Court docket guidelines in opposition to artist Peter Max over broken works | Leisure

A New Jersey appeals court ruled Thursday against famous pop artist Peter Max in a dispute over his million dollar works that were damaged in a warehouse during Superstorm Sandy.

German-born Max, whose signature psychedelic drawings have largely been reproduced on posters and postage stamps and exhibited in museums since the 1960s, has claimed that an arbitrator’s insurance price of $ 48 million is too low.

Thousands of his paintings, posters, and other works were damaged in a warehouse in Lyndhurst, northern New Jersey, when Superstorm Sandy entered the area in late October 2012.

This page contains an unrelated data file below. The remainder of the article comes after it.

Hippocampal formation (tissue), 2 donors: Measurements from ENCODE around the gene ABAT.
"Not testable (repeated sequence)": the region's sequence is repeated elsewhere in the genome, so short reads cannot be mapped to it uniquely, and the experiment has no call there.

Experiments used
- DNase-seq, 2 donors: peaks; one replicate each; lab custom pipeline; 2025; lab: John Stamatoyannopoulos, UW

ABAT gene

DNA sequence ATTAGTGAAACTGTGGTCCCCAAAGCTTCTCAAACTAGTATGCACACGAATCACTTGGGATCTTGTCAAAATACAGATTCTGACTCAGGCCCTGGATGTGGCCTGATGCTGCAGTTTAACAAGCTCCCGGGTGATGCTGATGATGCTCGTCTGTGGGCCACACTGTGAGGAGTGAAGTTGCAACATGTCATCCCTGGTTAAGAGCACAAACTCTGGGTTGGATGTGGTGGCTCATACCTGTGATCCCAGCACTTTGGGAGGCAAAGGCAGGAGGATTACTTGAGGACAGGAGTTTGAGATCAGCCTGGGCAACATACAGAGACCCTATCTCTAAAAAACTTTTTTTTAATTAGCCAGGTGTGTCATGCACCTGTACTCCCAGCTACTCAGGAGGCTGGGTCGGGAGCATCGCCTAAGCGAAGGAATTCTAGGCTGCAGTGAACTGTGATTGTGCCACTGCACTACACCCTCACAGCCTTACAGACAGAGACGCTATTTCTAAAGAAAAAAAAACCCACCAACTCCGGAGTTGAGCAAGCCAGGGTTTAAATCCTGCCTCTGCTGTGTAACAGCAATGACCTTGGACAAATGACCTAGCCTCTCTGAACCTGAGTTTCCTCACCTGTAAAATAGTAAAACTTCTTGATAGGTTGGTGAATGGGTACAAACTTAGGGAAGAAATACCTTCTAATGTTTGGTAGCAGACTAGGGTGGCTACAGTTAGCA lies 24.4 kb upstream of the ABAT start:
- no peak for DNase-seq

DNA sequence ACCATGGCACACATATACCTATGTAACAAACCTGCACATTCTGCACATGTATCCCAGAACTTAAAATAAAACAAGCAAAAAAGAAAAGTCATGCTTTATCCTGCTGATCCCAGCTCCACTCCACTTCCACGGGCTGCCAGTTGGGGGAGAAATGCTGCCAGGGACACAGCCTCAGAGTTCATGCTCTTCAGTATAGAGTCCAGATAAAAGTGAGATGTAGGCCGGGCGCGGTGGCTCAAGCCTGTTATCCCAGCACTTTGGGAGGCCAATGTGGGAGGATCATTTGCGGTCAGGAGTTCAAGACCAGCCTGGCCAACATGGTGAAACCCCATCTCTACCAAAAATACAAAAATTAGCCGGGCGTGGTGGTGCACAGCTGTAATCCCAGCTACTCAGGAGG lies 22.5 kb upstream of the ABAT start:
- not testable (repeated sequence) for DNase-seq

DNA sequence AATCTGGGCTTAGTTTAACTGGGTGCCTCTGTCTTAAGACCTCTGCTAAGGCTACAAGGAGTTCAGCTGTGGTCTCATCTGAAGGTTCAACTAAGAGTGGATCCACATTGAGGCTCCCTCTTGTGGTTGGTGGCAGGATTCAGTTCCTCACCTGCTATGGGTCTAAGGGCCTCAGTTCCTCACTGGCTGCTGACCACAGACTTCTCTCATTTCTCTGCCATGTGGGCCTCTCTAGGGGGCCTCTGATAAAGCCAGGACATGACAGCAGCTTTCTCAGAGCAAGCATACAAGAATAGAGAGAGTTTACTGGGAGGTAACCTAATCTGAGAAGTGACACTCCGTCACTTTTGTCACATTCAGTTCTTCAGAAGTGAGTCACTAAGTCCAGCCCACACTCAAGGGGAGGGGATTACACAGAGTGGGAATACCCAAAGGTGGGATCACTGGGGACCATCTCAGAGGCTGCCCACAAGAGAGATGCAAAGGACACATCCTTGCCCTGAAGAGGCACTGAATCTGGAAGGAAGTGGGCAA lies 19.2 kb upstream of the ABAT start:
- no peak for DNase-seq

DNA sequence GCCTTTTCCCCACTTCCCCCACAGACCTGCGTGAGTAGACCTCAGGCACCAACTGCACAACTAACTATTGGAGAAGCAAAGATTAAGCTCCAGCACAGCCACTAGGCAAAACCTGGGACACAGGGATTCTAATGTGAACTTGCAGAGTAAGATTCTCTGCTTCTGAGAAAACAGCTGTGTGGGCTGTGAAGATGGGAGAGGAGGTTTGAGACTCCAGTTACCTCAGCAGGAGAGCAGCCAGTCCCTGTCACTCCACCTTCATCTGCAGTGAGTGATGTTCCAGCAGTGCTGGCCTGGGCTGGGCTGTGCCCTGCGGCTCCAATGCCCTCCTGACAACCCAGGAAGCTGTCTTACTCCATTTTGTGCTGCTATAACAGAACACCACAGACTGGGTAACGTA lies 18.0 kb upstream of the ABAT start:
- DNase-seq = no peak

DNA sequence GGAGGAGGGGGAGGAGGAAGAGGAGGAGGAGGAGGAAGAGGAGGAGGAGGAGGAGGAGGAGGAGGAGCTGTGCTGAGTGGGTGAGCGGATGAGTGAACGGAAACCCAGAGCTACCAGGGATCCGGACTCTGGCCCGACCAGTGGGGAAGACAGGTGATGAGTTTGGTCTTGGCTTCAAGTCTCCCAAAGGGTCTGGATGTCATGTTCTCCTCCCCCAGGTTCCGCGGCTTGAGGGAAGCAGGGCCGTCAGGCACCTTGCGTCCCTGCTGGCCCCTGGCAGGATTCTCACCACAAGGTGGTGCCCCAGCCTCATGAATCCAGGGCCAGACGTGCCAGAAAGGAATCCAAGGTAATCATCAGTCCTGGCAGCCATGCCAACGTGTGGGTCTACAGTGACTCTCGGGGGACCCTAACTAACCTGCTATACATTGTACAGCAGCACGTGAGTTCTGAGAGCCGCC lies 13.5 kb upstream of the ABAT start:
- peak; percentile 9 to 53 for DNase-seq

When Max and his insurers, Great American Security and Lloyds, couldn’t agree on the cost of the damage, a former New Jersey Supreme Court Justice was hired to settle the dispute.

Max and his affiliates claim that the judiciary miscalculated the value of the damaged works by offering a discount on some entire categories, including posters.

A lower court judge had ruled that the ratings were reasonable and that Max’s approach “overlooked the possibility that many of the items had not been sold in the past and that the entire work was likely not to be sold at those prices in the future” on Thursday’s judgment.

The appellate court also wrote in its decision that it did not have jurisdiction and left the decision of the lower court undisturbed.